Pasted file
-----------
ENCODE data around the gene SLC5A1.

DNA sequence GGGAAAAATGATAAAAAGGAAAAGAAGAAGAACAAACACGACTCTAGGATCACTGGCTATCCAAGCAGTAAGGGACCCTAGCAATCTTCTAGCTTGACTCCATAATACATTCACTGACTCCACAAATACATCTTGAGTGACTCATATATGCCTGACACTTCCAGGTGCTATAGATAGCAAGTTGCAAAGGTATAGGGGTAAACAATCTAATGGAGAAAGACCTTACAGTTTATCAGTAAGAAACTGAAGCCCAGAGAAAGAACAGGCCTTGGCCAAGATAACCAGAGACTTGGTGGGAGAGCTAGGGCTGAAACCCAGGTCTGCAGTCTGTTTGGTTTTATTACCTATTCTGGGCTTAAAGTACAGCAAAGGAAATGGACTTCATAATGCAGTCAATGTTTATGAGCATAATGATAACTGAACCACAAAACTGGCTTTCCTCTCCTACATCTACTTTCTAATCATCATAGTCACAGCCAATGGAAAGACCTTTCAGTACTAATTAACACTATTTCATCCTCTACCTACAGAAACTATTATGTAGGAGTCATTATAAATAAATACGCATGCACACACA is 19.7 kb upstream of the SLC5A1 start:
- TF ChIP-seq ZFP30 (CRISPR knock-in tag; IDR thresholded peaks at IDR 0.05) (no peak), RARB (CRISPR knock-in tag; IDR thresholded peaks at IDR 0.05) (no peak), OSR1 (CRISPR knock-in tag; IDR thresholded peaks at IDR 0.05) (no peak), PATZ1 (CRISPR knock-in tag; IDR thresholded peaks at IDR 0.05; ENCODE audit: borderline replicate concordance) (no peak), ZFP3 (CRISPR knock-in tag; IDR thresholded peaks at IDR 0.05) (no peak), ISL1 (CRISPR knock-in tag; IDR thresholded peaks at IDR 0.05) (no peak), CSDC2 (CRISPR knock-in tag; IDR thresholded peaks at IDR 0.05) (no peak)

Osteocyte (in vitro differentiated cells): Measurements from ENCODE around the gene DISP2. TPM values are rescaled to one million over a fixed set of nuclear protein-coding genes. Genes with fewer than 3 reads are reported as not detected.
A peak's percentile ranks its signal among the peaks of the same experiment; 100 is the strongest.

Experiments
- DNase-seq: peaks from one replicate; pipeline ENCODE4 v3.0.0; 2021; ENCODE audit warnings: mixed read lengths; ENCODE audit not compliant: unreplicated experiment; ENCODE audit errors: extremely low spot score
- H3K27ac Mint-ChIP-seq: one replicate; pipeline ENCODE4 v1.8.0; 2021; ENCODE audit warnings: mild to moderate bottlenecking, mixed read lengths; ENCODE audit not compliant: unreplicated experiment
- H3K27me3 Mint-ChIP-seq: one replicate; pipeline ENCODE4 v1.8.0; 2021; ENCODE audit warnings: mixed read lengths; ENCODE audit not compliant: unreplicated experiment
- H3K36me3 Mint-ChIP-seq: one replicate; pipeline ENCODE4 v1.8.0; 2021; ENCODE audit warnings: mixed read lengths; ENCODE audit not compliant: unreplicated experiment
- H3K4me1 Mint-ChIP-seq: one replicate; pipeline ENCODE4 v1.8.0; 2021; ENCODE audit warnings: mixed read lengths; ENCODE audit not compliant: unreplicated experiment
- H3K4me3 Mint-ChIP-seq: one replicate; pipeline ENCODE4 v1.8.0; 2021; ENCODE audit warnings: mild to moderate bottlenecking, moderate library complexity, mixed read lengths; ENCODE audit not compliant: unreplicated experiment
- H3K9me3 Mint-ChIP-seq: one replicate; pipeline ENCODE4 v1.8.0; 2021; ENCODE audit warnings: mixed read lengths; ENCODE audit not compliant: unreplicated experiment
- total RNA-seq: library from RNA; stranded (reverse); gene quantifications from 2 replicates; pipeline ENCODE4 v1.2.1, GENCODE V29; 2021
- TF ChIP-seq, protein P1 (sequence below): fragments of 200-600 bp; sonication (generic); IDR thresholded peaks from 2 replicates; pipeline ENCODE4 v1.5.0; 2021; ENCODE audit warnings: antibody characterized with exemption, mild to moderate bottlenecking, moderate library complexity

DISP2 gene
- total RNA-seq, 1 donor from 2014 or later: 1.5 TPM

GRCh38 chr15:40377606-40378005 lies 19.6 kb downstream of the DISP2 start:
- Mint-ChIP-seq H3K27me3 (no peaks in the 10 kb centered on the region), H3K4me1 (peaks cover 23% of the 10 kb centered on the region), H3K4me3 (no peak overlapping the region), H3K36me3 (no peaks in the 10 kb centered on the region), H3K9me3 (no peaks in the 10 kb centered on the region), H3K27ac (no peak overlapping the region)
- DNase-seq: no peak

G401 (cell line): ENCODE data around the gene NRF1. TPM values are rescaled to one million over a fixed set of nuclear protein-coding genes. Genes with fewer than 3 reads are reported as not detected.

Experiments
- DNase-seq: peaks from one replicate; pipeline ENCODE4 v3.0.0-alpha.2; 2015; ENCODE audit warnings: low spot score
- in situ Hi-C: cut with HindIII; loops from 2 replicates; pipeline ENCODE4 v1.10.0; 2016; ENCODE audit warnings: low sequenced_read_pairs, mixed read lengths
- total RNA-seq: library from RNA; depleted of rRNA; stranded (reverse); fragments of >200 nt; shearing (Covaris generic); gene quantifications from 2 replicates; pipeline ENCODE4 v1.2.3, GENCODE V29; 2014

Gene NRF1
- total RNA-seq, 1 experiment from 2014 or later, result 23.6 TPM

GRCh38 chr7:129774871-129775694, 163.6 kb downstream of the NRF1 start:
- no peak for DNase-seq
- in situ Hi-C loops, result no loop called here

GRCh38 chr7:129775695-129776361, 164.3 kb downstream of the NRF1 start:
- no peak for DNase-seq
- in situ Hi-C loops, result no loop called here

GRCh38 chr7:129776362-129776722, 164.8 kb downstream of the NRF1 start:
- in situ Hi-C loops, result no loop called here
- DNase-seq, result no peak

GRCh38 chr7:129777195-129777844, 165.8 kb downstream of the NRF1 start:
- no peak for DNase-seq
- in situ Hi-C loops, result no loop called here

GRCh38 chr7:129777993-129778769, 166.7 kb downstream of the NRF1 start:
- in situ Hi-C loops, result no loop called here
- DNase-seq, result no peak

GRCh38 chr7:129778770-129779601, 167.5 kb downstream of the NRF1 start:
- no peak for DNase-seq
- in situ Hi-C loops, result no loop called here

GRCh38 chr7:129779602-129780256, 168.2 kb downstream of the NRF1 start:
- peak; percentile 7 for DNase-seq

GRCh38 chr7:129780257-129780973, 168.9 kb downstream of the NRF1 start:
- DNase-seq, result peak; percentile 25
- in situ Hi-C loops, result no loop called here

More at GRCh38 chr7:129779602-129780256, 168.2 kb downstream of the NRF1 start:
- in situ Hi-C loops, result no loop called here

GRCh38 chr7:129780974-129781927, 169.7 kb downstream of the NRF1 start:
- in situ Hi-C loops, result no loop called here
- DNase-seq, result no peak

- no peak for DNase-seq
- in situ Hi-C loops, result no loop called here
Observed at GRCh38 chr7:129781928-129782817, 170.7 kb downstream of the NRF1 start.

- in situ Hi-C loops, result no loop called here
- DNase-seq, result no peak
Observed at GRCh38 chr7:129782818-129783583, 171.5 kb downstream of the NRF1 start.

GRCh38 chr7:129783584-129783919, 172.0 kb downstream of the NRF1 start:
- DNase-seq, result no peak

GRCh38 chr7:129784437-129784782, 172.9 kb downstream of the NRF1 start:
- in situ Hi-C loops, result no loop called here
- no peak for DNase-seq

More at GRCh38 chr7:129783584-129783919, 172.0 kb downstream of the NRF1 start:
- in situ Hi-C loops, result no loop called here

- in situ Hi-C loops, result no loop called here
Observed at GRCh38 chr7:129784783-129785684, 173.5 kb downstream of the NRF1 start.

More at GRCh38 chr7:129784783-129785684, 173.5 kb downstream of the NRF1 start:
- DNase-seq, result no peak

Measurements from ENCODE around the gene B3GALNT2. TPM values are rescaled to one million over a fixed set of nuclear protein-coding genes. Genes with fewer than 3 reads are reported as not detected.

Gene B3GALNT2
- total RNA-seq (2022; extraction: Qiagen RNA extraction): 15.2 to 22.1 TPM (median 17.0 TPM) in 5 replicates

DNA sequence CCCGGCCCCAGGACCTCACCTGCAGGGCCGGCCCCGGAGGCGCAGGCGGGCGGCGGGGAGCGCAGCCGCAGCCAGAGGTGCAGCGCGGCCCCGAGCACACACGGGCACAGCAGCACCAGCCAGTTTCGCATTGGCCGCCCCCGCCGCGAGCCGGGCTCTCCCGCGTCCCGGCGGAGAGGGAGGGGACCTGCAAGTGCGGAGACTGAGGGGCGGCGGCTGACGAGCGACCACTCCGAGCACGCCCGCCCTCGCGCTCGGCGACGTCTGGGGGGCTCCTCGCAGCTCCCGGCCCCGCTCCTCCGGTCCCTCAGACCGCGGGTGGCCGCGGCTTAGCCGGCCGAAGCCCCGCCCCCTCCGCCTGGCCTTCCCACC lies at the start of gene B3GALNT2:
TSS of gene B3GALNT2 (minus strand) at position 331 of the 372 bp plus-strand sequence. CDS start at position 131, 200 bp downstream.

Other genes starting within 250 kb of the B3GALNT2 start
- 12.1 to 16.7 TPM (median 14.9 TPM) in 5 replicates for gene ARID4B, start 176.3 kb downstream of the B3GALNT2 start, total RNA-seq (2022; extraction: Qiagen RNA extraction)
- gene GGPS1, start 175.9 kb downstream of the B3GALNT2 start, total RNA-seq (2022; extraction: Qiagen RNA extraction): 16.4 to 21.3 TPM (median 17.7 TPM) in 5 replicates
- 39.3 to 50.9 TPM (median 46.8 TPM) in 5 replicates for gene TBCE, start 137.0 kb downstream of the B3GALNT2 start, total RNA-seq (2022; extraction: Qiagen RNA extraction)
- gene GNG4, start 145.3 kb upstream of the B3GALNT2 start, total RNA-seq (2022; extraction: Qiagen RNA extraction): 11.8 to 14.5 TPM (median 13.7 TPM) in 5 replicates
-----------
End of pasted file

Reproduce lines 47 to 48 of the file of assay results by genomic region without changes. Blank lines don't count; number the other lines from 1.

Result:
- peak; percentile 7 for DNase-seq

GRCh38 chr7:129780257-129780973, 168.9 kb downstream of the NRF1 start: